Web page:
• During light load a flow might get more than 1/n
    • A flow receiving more than 1/n gets punished later
  • Requirement: memoryless scheduling
    • A flow’s share of resources should be independent of its share in the past
virtual time
Virtual Time
  • Virtual time to track amount service received
    • A unit of virtual timealways corresponds to sameamount of service
  • Example with 2 flows
    • Time 20: one backlogged flow
    • Time 40: two backlogged flows
  • Schedule the packets according to V(t)
    • Assign virtual start/finish time when packet arrives

slope 1

60

40

Virtual Time V(t)

slope 2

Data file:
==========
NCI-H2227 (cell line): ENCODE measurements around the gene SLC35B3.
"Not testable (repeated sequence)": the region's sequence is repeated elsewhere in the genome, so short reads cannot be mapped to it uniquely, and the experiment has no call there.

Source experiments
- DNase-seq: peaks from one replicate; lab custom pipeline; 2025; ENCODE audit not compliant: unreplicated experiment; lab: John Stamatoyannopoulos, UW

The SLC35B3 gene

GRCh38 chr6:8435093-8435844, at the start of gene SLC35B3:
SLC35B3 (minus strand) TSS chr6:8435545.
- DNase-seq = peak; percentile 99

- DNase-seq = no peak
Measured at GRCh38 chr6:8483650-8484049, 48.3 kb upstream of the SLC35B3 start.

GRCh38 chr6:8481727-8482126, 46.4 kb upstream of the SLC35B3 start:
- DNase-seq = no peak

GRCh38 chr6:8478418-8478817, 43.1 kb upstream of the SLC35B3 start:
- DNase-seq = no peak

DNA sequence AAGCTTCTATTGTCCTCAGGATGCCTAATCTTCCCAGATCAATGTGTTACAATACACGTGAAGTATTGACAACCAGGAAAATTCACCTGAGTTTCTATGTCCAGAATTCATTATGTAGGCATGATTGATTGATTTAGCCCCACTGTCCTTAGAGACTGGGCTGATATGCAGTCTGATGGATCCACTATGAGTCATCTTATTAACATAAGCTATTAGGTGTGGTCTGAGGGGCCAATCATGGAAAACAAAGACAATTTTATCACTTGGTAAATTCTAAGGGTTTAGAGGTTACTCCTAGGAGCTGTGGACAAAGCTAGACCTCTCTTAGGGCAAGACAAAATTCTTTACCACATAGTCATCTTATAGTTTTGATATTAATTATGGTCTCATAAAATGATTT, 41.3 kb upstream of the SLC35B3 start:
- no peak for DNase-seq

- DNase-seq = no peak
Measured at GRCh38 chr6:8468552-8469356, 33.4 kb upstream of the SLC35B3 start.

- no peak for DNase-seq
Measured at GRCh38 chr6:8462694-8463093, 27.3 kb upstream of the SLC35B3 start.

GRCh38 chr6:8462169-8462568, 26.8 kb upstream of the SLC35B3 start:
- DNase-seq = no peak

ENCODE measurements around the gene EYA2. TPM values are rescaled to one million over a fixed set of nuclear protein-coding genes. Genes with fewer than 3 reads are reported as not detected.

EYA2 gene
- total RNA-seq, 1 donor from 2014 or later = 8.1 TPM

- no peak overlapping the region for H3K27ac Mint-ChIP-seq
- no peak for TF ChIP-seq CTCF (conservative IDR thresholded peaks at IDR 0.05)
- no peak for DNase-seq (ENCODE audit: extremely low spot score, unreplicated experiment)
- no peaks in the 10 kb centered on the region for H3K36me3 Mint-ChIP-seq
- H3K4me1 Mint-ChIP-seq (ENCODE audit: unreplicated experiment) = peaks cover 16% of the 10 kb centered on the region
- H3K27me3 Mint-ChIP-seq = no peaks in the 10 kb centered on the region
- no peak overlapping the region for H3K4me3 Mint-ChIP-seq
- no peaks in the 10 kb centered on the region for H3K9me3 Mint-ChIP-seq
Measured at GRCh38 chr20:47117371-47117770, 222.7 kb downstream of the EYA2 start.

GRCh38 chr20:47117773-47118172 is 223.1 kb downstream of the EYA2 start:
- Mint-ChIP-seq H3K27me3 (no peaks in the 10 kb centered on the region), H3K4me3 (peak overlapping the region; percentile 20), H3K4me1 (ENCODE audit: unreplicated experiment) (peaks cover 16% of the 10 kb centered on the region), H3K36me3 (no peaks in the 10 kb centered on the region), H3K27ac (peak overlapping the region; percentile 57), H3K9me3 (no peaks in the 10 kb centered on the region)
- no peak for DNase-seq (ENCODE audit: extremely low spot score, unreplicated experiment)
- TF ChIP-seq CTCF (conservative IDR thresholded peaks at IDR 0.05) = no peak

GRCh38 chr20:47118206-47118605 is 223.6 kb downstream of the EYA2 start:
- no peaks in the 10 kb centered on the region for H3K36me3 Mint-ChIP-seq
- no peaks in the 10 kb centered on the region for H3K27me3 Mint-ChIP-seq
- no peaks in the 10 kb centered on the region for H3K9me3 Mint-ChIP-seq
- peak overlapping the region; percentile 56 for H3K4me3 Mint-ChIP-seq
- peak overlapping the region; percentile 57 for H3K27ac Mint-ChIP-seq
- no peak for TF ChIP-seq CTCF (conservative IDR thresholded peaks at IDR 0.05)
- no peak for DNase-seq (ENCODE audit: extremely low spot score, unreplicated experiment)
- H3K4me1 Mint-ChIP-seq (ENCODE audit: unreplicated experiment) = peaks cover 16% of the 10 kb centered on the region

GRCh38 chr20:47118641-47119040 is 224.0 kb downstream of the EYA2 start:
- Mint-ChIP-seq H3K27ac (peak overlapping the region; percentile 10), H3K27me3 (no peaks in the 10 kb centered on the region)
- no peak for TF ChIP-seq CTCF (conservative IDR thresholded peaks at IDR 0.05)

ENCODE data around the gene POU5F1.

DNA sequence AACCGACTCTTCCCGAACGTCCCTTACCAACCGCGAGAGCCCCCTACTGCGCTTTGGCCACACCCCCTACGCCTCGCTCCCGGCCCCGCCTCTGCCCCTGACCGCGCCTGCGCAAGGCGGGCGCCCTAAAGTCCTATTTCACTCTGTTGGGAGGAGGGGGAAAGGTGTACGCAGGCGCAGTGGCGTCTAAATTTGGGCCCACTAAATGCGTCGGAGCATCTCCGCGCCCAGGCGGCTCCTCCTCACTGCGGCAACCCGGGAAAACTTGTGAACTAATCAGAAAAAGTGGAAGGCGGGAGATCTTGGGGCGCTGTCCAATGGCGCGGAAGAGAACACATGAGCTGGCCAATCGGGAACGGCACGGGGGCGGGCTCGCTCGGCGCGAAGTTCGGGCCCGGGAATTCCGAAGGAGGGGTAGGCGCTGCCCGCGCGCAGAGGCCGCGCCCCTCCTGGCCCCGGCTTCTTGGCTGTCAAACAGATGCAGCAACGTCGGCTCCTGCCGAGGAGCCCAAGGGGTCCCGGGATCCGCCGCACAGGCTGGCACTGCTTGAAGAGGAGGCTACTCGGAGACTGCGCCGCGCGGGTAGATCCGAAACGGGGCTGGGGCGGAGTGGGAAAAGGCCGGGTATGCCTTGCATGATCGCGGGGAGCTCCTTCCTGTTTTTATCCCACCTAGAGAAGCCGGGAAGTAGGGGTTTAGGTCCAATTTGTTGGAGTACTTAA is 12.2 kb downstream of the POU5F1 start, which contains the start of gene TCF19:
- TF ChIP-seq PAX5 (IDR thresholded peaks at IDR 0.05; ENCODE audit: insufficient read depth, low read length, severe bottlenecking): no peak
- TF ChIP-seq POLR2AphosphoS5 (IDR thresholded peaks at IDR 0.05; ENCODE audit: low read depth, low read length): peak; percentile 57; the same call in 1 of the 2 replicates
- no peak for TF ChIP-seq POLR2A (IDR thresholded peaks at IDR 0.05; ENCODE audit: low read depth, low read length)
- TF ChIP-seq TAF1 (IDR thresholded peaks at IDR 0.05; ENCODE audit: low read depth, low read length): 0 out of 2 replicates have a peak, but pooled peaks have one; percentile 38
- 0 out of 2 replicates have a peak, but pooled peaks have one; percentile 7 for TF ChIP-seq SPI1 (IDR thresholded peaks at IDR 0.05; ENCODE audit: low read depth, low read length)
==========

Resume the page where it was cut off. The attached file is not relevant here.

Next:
20

20

40

60

80

Real Time

dove tailing requirement
Dove-tailing Requirement
  • Packet size doesn’t affect service received in FQ
    • Flow with 10 1kb packets gets same service as 5 2kb packets
  • Use flow processing time, not packet processing time
    • Example: give same service to these flows:Flow 1: p1<1,2>, p2<2,1>, p3<1,2>, p4<2,1>, …Flow 2: p1 <3,3>, p2<3,3>, p3<3,3>, p4<3,3>, …
  • Requirement: dove-tailing
    • Packet processing times should be independent of how resource consumption is distributed in a flow
tradeoff
Tradeoff
  • Dovetailing and memoryless property at odds
    • Dovetailing needs to remember past consumption
  • DRFQ developed in three steps
    • MemorylessDRFQ: uses a single virtual time
    • Dovetailing DRFQ : use virtual time per resource
    • DRFQ: generalizes both
memoryless drfq
Memoryless DRFQ
  • Attach a virtual startand finish time to every packet
  • Computing virtual finish time
    • finish time = start time +packet-max-processing-time
  • Computing virtual start time